Ramesh, you’re right. It’s nonsense for any politician to claim credit for a complex social change like a decrease in abortion or an increase in adoption. But there’s nothing inherently offensive about attempting to claim that credit — after all, politicians often are blamed for negative changes in their polities over which they have no control either. And there is one way in which it is probably very slightly acceptable — very, very slightly, though — for Rudy Giuliani to make such a claim. And that has to do with the atmospheric change in New York City under his tenure. The alteration of the city from the crime drop and from welfare reform was so profound that it is difficult quite to capture the effect. It was felt everywhere over time, and it wouldn’t be too sentimental to describe it as a restoration of normal patterns of life that had been disrupted over decades. To the extent that the disruption helped engender a spirit of hopelessness in many quarters — and a corresponding inability to imagine that there was a future that would be any better or different from the present — it certainly contributed to behaviors of hopelessness and an inability to imagine a future. That is, I think we’d all agree, one of the spiritual causes of abortion. The end of the disruption may have had some small effect on contributing to a new sense of possibility in New York City, and thereby played some part, albeit a very small one, in changing the circumstances of abortion and adoption.
Every election people talk about an “October surprise” that upends the conventional wisdom about the outcome. Well, it appears we can see the contours of at least one October surprise. The Democrats have managed to shoot themselves in the foot with their handling of the Brett Kavanaugh nomination and the ... Read More
In the most recent issue of National Review (“The Case against Pope Francis,” October 29, 2018), NR senior writer Michael Brendan Dougherty wrote, “The Francis pontificate was to be an era of mercy for sinners at the peripheries and accountability for malefactors at the Vatican. Instead, almost the ... Read More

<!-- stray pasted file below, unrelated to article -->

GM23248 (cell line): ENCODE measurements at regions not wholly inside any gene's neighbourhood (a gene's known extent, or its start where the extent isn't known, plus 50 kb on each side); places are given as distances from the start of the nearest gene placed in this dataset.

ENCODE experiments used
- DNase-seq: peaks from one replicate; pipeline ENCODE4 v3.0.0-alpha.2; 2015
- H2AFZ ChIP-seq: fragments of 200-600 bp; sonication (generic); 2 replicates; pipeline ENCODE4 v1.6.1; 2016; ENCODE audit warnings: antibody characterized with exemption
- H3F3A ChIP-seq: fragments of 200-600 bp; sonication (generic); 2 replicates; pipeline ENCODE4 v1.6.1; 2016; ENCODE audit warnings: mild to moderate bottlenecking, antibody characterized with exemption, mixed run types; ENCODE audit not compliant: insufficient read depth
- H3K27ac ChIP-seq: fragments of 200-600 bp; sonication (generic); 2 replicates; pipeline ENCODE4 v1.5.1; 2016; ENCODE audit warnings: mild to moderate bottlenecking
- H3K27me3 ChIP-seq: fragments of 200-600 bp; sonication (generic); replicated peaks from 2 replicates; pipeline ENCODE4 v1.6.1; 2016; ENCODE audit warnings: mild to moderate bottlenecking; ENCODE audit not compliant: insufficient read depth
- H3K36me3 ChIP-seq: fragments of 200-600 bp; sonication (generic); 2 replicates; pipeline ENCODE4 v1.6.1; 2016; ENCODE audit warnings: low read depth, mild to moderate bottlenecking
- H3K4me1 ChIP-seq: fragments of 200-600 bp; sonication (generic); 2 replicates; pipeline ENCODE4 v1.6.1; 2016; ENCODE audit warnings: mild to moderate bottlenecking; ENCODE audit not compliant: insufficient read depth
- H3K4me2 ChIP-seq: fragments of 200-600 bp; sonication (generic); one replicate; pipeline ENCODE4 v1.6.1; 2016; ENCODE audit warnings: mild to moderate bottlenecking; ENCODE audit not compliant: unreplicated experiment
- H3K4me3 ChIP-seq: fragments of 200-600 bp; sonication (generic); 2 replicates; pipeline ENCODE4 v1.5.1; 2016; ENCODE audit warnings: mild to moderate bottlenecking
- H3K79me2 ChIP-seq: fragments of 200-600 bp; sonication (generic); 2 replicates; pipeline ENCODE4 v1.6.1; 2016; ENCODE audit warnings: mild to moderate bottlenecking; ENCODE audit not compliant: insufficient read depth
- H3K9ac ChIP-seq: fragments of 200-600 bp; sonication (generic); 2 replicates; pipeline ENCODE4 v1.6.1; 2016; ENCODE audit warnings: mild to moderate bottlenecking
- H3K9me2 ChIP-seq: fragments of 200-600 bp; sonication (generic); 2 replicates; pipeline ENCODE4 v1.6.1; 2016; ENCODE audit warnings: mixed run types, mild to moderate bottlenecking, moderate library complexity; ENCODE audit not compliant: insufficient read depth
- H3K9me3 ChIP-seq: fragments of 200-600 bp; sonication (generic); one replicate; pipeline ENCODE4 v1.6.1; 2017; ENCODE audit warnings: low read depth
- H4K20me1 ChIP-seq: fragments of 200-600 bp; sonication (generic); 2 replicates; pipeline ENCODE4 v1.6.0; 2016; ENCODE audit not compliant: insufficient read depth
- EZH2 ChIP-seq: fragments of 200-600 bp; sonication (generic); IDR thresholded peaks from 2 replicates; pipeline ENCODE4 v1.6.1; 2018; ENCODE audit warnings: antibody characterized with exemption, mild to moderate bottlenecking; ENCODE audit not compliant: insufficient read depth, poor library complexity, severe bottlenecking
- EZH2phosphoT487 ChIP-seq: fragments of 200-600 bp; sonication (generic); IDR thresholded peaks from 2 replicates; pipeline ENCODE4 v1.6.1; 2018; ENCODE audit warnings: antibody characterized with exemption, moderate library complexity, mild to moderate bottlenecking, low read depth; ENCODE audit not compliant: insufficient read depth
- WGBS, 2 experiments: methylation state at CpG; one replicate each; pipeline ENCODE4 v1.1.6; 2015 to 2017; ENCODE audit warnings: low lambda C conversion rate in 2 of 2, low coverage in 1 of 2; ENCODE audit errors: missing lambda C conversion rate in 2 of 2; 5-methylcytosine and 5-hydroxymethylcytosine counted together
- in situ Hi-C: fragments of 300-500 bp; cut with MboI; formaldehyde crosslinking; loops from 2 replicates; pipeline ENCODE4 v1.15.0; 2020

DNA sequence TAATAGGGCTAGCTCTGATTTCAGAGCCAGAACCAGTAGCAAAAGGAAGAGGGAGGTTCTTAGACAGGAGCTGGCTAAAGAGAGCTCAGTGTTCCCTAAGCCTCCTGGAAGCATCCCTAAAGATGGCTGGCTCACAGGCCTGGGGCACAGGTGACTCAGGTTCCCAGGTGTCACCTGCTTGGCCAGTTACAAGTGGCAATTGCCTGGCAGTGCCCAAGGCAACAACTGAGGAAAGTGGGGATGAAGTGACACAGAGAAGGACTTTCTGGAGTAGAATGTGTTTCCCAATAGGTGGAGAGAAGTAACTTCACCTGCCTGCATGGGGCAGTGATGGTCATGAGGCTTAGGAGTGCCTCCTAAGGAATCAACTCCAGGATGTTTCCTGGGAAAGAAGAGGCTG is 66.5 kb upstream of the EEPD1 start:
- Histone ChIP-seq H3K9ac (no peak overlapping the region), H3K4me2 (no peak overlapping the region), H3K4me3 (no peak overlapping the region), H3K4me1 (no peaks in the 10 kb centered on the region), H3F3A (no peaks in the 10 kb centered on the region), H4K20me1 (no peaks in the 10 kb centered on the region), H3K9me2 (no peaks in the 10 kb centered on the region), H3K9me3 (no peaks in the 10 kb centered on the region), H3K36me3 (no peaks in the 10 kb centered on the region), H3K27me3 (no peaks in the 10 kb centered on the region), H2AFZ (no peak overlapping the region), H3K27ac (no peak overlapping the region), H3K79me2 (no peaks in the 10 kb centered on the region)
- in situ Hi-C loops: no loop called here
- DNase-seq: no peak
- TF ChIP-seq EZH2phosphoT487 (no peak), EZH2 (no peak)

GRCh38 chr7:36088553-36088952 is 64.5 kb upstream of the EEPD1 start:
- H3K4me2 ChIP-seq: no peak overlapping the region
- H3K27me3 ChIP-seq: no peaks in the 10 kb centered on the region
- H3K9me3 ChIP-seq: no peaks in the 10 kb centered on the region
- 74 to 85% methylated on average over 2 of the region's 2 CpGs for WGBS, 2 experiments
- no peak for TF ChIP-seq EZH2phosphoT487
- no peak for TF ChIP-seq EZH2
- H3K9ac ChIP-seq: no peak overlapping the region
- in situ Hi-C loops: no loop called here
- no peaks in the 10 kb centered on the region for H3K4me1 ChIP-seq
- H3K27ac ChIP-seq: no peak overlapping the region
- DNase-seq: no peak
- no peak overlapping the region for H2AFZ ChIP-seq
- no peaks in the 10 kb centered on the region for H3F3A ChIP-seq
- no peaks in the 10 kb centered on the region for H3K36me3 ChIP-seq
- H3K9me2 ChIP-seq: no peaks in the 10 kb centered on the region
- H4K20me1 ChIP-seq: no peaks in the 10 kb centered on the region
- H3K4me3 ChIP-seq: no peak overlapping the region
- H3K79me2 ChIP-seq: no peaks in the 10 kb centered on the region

Today I learned something truly new. I’d lived my life on this earth almost 49 years before I understood that federal anti-discrimination law defines human existence. Changing that law can thus literally “negate the humanity of people.” At least that’s what I’m learning in response to the news that ... Read More
In Brooklyn, there is an occult bookshop called Catland Books. “Catland” is, one imagines, an apt description of the homes of the women who congregate there. The operators of the establishment have announced that they are planning to hold a special hex session this weekend to make Supreme Court justice ... Read More
With Election Day a little more than two weeks away, Republican Senate candidates in Arizona and Missouri appear to have a small lead over their Democratic opponents. In Arizona, a New York Times/Siena poll shows Republican congresswoman Martha McSally ahead of Democratic congresswoman Kyrsten Sinema by two ... Read More